Mesozoic Biotas of Scandinavia and its Arctic Territories
Scandinavia and its Arctic territories of Svalbard and Greenland represent geographical regions with a long history of Mesozoic palaeontology. However, the last few decades have witnessed a surge of new discoveries. Especially famous are the Triassic and Late Jurassic Lagerstätten of East Greenland and Spitsbergen in the Svalbard Archipelago, together with the Late Cretaceous strata of southern Sweden and the UNESCO World Heritage locality at Stevns Klint in Denmark. The latter records one of the most complete terminal Mesozoic rock successions known globally. Collectively, these deposits encompass the spectrum of Mesozoic biotic evolution, including the explosive radiation of marine faunas after the Permian–Triassic extinction, seminal specialization of amniotes for life in the sea, Late Triassic–Jurassic domination of the land by dinosaurs and the Cretaceous development of modern terrestrial floras and marine ecosystems. This volume, authored by leading experts in the field, encapsulates key aspects of the latest research and will provide a benchmark for future investigations into the Scandinavian Mesozoic world.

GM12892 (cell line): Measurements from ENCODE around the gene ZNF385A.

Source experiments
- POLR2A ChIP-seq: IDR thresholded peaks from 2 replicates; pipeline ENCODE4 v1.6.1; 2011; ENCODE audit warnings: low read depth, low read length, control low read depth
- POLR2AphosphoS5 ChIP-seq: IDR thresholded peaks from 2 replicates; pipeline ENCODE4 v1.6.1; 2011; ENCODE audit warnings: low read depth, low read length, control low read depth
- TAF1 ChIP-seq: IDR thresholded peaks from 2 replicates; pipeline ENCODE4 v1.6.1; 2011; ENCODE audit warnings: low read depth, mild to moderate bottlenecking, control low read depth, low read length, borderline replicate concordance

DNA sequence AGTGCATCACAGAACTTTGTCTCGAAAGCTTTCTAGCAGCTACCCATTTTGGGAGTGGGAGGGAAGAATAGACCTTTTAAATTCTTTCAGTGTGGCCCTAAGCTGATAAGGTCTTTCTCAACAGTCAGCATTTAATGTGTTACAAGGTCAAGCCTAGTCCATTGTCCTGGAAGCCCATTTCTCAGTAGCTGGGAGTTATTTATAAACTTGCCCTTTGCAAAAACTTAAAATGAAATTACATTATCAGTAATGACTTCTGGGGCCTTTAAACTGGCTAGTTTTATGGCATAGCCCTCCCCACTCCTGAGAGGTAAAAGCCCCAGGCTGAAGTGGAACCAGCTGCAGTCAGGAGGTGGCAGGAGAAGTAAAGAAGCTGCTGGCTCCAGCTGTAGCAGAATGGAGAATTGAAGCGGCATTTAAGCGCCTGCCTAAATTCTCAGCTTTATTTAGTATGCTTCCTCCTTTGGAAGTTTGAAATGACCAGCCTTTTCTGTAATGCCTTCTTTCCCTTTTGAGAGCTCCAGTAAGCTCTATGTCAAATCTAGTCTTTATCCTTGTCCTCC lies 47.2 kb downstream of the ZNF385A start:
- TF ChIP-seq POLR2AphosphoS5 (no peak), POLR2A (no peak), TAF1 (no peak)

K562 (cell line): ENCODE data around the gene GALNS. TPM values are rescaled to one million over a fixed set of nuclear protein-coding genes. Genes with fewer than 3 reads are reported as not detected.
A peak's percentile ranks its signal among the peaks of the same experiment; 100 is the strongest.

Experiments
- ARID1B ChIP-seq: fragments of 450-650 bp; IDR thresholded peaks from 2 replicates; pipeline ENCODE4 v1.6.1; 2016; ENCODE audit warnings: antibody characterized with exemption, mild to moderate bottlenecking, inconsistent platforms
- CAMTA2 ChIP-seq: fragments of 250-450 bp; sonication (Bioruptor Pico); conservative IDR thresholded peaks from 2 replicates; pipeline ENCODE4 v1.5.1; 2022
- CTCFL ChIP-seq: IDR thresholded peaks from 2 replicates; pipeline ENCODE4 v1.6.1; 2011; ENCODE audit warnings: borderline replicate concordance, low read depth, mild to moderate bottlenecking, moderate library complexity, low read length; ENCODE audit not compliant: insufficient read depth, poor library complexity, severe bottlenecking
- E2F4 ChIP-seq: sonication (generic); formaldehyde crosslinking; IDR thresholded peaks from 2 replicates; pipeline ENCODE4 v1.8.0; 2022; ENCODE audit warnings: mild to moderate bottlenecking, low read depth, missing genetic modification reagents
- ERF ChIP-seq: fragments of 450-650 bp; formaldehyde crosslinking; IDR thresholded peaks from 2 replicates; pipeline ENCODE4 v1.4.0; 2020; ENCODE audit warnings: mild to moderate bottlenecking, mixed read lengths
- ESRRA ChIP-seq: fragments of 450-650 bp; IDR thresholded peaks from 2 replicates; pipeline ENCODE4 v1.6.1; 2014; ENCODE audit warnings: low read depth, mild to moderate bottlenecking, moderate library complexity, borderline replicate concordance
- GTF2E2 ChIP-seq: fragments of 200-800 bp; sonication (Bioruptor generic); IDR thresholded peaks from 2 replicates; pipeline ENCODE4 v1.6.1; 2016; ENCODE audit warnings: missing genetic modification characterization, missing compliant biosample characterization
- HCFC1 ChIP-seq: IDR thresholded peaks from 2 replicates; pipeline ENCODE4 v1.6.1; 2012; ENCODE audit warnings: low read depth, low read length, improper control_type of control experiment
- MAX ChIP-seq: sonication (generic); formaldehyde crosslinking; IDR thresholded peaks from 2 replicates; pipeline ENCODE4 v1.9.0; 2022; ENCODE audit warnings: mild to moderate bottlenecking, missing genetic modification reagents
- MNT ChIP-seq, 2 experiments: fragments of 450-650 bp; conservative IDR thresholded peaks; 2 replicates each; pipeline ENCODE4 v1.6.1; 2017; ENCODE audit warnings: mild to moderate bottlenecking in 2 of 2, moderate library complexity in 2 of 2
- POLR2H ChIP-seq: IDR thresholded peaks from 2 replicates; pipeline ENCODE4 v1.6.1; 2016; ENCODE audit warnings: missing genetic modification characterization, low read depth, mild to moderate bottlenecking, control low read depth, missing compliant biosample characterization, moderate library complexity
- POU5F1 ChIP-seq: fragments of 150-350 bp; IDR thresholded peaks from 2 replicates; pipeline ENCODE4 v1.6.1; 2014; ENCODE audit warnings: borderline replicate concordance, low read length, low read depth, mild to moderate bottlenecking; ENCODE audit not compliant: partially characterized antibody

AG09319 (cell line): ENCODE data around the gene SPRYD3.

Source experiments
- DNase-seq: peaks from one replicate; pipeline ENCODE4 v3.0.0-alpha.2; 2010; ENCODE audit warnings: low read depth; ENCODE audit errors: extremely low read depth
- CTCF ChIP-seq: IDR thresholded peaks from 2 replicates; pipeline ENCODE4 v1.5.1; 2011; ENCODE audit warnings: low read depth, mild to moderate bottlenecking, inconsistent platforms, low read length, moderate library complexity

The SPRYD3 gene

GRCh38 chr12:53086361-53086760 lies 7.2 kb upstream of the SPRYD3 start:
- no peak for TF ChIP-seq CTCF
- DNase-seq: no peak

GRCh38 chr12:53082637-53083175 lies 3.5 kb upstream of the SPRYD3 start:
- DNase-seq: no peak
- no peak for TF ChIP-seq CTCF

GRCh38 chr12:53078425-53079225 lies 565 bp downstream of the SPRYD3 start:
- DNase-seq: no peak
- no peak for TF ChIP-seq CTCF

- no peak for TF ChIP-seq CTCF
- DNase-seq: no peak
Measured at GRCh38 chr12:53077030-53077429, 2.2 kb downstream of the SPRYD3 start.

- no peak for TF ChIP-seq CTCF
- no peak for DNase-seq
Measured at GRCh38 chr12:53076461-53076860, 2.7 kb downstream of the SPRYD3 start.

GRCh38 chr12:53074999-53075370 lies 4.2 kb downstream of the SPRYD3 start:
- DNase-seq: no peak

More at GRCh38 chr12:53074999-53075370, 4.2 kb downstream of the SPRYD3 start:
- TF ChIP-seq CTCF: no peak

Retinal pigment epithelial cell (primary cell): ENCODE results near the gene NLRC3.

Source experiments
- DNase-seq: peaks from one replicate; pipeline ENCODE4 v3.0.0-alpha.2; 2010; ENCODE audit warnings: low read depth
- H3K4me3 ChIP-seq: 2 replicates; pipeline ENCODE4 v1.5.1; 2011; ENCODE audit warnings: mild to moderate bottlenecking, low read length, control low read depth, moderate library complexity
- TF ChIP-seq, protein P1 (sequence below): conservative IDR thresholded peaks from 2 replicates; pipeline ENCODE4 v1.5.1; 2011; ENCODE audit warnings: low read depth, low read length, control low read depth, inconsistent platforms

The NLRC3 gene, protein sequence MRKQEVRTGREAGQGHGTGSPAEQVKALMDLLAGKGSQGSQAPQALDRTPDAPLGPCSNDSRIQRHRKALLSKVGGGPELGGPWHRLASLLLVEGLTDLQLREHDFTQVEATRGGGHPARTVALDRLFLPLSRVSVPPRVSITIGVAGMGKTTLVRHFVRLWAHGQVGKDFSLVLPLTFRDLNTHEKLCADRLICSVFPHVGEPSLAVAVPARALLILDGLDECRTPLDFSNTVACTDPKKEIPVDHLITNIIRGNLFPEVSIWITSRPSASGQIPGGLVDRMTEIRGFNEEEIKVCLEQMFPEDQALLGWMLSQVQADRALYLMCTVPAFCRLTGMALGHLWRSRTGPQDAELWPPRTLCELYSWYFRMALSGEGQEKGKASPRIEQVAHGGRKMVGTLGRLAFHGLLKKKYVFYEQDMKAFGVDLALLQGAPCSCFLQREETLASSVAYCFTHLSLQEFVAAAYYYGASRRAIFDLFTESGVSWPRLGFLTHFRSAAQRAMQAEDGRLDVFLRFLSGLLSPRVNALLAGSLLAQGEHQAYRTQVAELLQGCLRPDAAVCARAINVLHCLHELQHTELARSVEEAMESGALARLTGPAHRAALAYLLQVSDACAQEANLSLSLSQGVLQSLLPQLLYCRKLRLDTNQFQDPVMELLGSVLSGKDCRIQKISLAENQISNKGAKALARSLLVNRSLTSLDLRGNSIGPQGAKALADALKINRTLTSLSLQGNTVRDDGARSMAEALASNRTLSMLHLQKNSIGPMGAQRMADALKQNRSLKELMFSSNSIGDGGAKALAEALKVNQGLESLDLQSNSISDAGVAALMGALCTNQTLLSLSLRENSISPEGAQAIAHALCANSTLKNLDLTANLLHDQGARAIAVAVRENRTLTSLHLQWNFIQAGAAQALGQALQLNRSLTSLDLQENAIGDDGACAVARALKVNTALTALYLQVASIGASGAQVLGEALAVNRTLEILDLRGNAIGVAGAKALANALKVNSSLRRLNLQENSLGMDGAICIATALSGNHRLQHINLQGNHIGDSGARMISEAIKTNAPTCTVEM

An introduction to the Mesozoic biotas of Scandinavia and its Arctic territories
Published:January 01, 2016
Benjamin P. Kear, Johan Lindgren, Jørn H. Hurum, Jesper Milàn, Vivi Vajda, 2016. "An introduction to the Mesozoic biotas of Scandinavia and its Arctic territories", Mesozoic Biotas of Scandinavia and its Arctic Territories, B. P. Kear, J. Lindgren, J. H. Hurum, J. Milàn, V. Vajda
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The Mesozoic biotas of Scandinavia have been studied for nearly two centuries. However, the last 15 years have witnessed an explosive advance in research, most notably on the richly fossiliferous Triassic (Olenekian–Carnian) and Jurassic (Tithonian) Lagerstätten of the Norwegian Arctic Svalbard archipelago, Late Cretaceous (Campanian) Kristianstad Basin and Vomb Trough of Skåne in southern Sweden, and the UNESCO heritage site at Stevns Klint in Denmark – the latter constituting one of the most complete Cretaceous–Palaeogene (Maastrichtian–Danian) boundary sections known globally. Other internationally significant deposits include earliest (Induan) and latest Triassic (Norian–Rhaetian) strata from the Danish autonomous territory of Greenland,...